Spy balloon deepens political divide, deadly earthquake in Syria and Turkey: 5 Things podcast




  • In Politics
  • 2023-02-06 12:45:06Z
  • By USA TODAY
 

On today's episode of the 5 Things podcast: Spy balloon deepens political divide ahead of Biden's State of the Union

The U.S. shot down a Chinese spy balloon over the weekend, deepening tensions between the two countries and splitting a political divide at home. Plus, USA TODAY Education Reporter Alia Wong explains how more colleges are offering degrees in DEI, the Grammys are in the books, more than 600 people are dead after an earthquake in Turkey and Syria, and USA TODAY Health Reporter Karen Weintraub explains the link between air pollution and mental health.

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Hit play on the player above to hear the podcast and follow along with the transcript below. This transcript was automatically generated, and then edited for clarity in its current form. There may be some differences between the audio and the text.

Taylor Wilson:

Good morning. I'm Taylor Wilson and this is 5 Things you need to know Monday, the 6th of February 2023. Today the political ramifications of Biden's balloon decisions. Plus, degrees in DEI, and the latest after a devastating earthquake slams the Middle East.

The US military shot down a suspected Chinese spy balloon off the coast of South Carolina on Saturday. US officials say the balloon carried a large payload of spy gear and flew over several strategic locations, including nuclear missile silos. The balloon had been moving across the US for days, but President Joe Biden said, "It would be safest to shoot down once over the water."

President Joe Biden:

On Wednesday, when I was briefed on the balloon, I ordered the Pentagon to shoot it down on Wednesday as soon as possible without doing damage to anyone on the ground. They decided that the best time to do that was that it got over water outside, within the 12-mile limit.

Taylor Wilson:

The week's balloon saga marks the latest tensions between the US and China. And it now deepens a political fight stateside ahead of tomorrow's State of the Union. On the Sunday talk shows yesterday, Republicans said the incident reflected Biden's weakness toward an increasingly aggressive China. Others, like Democratic Transportation Secretary Pete Buttigieg, praised Biden for a show of what he called strength and patience for taking down the balloon once it passed over the ocean. Secretary of State Anthony Blinken canceled a diplomatic trip to Beijing this week after the discovery of the balloon. And tensions were already high between the US and China after China stepped up threats to an independent Taiwan in recent months.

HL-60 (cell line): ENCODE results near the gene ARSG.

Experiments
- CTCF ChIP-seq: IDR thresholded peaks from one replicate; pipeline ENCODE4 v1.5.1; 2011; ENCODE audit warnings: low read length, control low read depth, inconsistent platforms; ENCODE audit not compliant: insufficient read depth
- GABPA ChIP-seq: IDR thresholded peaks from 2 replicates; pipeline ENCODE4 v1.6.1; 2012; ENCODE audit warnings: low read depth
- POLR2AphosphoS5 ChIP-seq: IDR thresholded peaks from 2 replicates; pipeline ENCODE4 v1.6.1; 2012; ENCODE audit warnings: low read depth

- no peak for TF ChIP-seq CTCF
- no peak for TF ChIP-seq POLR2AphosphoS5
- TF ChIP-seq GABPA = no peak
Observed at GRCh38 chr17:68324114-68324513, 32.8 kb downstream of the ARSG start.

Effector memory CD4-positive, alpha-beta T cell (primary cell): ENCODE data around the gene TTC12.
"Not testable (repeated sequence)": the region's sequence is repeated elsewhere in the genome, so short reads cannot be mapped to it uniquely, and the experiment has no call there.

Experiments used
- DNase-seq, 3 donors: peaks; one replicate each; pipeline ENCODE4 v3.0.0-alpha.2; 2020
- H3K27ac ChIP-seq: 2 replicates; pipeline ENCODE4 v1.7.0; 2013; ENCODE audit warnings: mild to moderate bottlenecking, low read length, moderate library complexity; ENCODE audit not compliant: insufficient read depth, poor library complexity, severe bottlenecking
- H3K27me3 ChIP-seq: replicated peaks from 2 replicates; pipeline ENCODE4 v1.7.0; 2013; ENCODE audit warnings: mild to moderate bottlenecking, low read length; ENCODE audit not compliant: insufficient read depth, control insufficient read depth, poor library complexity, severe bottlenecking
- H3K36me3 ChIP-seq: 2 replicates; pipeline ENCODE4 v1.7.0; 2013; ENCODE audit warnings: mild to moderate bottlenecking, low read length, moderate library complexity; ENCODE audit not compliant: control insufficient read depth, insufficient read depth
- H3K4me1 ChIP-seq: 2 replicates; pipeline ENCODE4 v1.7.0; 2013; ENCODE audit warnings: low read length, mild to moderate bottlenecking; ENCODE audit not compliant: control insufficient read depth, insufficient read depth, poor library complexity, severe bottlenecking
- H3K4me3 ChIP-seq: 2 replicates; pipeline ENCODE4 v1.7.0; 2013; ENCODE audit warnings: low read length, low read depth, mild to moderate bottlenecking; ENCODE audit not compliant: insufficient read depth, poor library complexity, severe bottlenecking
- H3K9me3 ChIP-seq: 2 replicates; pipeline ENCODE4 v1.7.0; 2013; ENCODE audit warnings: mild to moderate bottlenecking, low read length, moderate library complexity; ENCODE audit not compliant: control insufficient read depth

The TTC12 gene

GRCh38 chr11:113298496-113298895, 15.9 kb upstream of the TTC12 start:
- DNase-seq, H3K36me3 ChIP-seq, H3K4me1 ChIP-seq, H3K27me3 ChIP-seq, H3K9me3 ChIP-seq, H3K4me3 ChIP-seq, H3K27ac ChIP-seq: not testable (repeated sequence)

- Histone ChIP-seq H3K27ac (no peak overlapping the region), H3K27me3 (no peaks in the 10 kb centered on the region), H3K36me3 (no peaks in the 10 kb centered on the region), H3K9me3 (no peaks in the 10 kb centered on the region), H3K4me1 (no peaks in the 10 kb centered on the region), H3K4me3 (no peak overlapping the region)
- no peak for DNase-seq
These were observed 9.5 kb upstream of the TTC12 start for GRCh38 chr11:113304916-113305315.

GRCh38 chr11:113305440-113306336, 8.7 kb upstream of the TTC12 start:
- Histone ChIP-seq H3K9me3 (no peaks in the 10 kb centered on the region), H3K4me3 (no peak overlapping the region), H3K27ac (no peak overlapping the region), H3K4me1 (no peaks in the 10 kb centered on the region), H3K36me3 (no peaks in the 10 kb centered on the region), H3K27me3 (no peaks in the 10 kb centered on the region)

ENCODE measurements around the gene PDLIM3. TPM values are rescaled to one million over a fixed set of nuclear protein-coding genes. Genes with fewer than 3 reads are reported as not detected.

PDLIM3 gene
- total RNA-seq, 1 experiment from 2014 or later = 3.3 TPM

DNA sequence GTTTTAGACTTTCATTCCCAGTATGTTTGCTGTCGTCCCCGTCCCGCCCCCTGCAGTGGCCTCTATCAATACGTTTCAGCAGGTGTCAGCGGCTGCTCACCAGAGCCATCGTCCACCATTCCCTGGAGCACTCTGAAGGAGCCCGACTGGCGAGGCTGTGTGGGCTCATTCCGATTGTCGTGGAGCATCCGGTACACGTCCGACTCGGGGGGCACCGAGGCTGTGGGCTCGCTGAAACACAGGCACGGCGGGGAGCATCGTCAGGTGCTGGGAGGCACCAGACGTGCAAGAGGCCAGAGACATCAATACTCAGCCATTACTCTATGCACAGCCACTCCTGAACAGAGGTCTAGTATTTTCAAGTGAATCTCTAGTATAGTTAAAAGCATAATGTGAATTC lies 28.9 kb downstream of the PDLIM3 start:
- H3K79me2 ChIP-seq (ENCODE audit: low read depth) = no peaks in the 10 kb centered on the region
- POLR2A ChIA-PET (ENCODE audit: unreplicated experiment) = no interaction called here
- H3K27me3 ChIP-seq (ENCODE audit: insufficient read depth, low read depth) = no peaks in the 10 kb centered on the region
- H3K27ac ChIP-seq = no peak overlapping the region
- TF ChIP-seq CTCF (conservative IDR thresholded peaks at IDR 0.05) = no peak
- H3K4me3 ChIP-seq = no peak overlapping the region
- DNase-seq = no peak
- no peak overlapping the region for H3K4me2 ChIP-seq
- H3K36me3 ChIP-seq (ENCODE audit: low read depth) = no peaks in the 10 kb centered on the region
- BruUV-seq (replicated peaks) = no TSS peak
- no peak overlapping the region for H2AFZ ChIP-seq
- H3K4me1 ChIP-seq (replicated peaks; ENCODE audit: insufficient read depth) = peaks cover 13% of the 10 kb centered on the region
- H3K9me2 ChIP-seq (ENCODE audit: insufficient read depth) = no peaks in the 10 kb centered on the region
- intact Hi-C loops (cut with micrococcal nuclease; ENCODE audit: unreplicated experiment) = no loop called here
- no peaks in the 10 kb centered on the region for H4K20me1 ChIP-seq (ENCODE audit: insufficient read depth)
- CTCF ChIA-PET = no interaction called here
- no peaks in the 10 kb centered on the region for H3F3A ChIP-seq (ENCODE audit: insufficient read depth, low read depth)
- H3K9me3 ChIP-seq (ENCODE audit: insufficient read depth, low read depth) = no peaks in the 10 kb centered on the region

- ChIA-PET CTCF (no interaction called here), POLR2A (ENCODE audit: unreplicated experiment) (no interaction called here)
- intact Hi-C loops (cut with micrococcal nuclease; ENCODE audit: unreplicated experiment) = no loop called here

More colleges are offering up degrees in DEI. USA TODAY Education Reporter Alia Wong, has more on diversity, equity, and inclusion in academia. Alia, welcome back to the podcast.

Alia Wong:

Thanks for having me. Happy to be here.

Taylor Wilson:

So let's start with the basics. What is DEI?

Alia Wong:

So, DEI stands for Diversity, Equity and Inclusion. DEI applies to policies and practices, and this can be in a business setting, an education setting, beyond that. And these policies and practices are typically designed to make all people - regardless of their backgrounds or beliefs - to make sure they feel welcome and ensure everyone has been enabled to fulfill their potential. It's really about helping different individuals achieve representation and participation and a sense of belonging in the respective setting.

Taylor Wilson:

So a growing number of colleges are offering degree programs in DEI. Tell us about these programs.

Alia Wong:

In my own analysis, I found at least half a dozen universities across the country that either currently, or will soon offer degrees in DEI. So these are bachelor's programs or master's programs. There's also been a proliferation of certificate programs in DEI. And these programs aren't as rigorous. They're typically a lot more narrow and focused and perhaps more efficient.